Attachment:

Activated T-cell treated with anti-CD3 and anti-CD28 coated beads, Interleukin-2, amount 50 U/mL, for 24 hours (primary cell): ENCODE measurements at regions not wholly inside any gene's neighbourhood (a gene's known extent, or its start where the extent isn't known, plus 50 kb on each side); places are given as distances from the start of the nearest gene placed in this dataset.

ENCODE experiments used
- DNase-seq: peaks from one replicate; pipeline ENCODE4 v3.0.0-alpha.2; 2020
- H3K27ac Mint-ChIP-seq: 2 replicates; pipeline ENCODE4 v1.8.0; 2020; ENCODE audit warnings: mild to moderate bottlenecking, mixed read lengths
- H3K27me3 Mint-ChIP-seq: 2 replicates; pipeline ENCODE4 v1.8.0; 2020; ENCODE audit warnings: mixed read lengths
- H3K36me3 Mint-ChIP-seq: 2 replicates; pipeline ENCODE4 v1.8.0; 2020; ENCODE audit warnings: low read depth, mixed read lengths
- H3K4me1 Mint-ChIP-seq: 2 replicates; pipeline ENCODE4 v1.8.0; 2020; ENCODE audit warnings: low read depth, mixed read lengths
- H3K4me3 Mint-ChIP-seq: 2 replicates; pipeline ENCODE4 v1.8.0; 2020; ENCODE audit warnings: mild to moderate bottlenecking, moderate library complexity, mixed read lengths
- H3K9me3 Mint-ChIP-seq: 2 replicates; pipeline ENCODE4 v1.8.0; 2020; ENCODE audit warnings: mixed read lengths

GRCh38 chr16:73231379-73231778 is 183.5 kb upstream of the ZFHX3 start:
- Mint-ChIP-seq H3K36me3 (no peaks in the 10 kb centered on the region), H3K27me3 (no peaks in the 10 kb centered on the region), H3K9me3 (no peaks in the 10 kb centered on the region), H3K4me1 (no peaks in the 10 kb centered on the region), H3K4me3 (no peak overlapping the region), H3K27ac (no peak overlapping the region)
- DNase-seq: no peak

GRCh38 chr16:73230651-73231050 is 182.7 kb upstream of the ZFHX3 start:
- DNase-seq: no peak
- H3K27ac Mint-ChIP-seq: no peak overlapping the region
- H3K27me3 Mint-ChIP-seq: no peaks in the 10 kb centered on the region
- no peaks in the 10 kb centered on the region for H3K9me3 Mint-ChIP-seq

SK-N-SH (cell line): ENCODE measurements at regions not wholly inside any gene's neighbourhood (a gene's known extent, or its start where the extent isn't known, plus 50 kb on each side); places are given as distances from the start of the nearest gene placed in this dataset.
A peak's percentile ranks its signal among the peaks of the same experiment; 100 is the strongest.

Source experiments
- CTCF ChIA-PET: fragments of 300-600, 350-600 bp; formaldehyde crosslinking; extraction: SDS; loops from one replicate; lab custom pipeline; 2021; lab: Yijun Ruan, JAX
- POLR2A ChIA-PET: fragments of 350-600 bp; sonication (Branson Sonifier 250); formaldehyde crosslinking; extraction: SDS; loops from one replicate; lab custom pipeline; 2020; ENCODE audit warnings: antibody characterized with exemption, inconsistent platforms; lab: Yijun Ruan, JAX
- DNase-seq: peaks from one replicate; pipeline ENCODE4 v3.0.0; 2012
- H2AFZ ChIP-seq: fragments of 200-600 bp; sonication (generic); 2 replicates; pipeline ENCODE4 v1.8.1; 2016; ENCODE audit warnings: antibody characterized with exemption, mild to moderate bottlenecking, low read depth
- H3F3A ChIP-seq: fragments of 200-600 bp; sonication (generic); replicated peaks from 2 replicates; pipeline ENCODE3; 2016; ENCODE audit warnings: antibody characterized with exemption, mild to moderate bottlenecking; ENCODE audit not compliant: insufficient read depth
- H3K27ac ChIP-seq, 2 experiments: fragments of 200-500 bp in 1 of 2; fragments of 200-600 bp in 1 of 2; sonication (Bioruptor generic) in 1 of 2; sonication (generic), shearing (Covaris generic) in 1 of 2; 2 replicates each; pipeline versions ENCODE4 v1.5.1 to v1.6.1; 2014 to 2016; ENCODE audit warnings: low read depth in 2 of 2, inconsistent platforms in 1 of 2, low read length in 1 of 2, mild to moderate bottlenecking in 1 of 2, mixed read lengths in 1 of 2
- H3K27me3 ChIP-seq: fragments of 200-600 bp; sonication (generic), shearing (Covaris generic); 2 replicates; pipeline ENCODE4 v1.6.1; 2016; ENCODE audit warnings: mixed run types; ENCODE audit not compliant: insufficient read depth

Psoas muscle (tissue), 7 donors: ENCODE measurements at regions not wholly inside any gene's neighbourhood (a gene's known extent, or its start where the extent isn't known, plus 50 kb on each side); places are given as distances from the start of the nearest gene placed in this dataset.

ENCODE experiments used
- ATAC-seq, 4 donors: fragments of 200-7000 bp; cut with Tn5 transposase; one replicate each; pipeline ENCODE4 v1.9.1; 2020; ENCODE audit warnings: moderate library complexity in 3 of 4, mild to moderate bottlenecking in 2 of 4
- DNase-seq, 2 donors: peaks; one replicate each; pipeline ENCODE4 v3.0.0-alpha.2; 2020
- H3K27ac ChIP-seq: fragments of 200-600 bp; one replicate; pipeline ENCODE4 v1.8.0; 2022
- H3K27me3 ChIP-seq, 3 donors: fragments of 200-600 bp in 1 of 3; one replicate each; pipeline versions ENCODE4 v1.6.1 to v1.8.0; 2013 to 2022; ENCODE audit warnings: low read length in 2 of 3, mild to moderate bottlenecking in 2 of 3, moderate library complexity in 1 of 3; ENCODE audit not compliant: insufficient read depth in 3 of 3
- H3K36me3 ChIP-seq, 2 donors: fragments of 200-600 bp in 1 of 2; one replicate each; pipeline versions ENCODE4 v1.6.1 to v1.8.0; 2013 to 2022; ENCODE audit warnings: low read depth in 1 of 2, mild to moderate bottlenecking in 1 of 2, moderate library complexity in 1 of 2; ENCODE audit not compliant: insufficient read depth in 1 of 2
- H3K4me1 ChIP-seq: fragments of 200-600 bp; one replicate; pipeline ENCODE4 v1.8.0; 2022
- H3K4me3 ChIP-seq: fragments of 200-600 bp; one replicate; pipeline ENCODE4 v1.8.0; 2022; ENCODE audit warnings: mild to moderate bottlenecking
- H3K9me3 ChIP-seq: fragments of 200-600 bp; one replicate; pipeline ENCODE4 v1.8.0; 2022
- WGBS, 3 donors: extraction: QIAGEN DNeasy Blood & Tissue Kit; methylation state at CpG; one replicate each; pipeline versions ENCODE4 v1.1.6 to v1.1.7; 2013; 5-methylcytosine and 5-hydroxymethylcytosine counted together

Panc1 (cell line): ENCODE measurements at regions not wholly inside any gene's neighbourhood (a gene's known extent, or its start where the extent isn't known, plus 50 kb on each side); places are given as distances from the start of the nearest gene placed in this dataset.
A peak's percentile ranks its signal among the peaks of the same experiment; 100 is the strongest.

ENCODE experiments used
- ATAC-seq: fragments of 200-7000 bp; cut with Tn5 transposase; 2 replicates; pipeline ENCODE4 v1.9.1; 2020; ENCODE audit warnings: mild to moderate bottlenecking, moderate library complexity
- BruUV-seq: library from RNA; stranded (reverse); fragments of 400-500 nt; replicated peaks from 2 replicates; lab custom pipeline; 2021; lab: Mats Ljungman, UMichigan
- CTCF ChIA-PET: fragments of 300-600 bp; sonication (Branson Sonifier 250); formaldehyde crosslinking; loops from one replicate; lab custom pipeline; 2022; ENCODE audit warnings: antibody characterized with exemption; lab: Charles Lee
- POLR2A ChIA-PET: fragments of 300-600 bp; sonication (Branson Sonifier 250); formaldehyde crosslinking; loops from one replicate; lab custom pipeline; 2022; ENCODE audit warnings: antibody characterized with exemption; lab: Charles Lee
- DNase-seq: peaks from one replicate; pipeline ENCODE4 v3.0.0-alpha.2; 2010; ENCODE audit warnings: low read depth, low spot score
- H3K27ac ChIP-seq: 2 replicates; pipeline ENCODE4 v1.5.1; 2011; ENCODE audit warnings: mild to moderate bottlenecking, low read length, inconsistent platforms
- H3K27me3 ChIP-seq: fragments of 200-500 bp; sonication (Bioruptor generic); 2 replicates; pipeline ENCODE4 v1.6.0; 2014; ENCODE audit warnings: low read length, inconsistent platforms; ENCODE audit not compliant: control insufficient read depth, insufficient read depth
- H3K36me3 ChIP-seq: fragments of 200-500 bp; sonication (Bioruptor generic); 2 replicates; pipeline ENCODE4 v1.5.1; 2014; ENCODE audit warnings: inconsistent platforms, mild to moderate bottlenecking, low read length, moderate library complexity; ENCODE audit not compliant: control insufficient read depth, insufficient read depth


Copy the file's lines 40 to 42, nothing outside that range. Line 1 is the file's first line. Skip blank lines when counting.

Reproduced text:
A peak's percentile ranks its signal among the peaks of the same experiment; 100 is the strongest.

ENCODE experiments used
- ATAC-seq: fragments of 200-7000 bp; cut with Tn5 transposase; 2 replicates; pipeline ENCODE4 v1.9.1; 2020; ENCODE audit warnings: mild to moderate bottlenecking, moderate library complexity